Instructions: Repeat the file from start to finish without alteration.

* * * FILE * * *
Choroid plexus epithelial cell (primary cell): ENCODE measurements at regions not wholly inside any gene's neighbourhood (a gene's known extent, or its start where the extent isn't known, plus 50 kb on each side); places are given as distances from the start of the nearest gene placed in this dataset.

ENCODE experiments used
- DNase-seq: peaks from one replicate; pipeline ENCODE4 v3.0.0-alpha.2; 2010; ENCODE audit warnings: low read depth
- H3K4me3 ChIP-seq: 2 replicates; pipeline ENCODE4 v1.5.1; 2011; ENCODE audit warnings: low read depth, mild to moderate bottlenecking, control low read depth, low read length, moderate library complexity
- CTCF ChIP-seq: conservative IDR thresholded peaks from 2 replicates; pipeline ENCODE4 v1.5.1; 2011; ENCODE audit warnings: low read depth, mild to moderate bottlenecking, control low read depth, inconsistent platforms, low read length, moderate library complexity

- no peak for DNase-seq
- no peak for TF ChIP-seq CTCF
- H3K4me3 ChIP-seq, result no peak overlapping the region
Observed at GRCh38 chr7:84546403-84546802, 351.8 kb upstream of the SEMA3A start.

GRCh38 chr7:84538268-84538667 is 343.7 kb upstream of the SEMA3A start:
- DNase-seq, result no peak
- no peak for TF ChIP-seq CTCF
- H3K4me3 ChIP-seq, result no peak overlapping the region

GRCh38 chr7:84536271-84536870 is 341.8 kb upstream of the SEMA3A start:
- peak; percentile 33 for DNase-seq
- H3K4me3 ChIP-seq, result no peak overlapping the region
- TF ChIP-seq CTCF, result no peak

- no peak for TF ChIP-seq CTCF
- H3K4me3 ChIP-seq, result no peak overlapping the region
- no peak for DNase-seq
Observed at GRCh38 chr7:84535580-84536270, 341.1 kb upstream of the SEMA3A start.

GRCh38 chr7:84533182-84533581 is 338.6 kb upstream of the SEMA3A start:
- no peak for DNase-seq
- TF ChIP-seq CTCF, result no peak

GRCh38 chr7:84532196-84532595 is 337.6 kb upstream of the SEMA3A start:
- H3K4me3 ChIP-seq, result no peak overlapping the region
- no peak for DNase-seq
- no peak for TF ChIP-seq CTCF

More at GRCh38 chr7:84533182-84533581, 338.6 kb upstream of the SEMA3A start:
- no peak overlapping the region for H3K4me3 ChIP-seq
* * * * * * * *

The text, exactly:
Choroid plexus epithelial cell (primary cell): ENCODE measurements at regions not wholly inside any gene's neighbourhood (a gene's known extent, or its start where the extent isn't known, plus 50 kb on each side); places are given as distances from the start of the nearest gene placed in this dataset.

ENCODE experiments used
- DNase-seq: peaks from one replicate; pipeline ENCODE4 v3.0.0-alpha.2; 2010; ENCODE audit warnings: low read depth
- H3K4me3 ChIP-seq: 2 replicates; pipeline ENCODE4 v1.5.1; 2011; ENCODE audit warnings: low read depth, mild to moderate bottlenecking, control low read depth, low read length, moderate library complexity
- CTCF ChIP-seq: conservative IDR thresholded peaks from 2 replicates; pipeline ENCODE4 v1.5.1; 2011; ENCODE audit warnings: low read depth, mild to moderate bottlenecking, control low read depth, inconsistent platforms, low read length, moderate library complexity

- no peak for DNase-seq
- no peak for TF ChIP-seq CTCF
- H3K4me3 ChIP-seq, result no peak overlapping the region
Observed at GRCh38 chr7:84546403-84546802, 351.8 kb upstream of the SEMA3A start.

GRCh38 chr7:84538268-84538667 is 343.7 kb upstream of the SEMA3A start:
- DNase-seq, result no peak
- no peak for TF ChIP-seq CTCF
- H3K4me3 ChIP-seq, result no peak overlapping the region

GRCh38 chr7:84536271-84536870 is 341.8 kb upstream of the SEMA3A start:
- peak; percentile 33 for DNase-seq
- H3K4me3 ChIP-seq, result no peak overlapping the region
- TF ChIP-seq CTCF, result no peak

- no peak for TF ChIP-seq CTCF
- H3K4me3 ChIP-seq, result no peak overlapping the region
- no peak for DNase-seq
Observed at GRCh38 chr7:84535580-84536270, 341.1 kb upstream of the SEMA3A start.

GRCh38 chr7:84533182-84533581 is 338.6 kb upstream of the SEMA3A start:
- no peak for DNase-seq
- TF ChIP-seq CTCF, result no peak

GRCh38 chr7:84532196-84532595 is 337.6 kb upstream of the SEMA3A start:
- H3K4me3 ChIP-seq, result no peak overlapping the region
- no peak for DNase-seq
- no peak for TF ChIP-seq CTCF

More at GRCh38 chr7:84533182-84533581, 338.6 kb upstream of the SEMA3A start:
- no peak overlapping the region for H3K4me3 ChIP-seq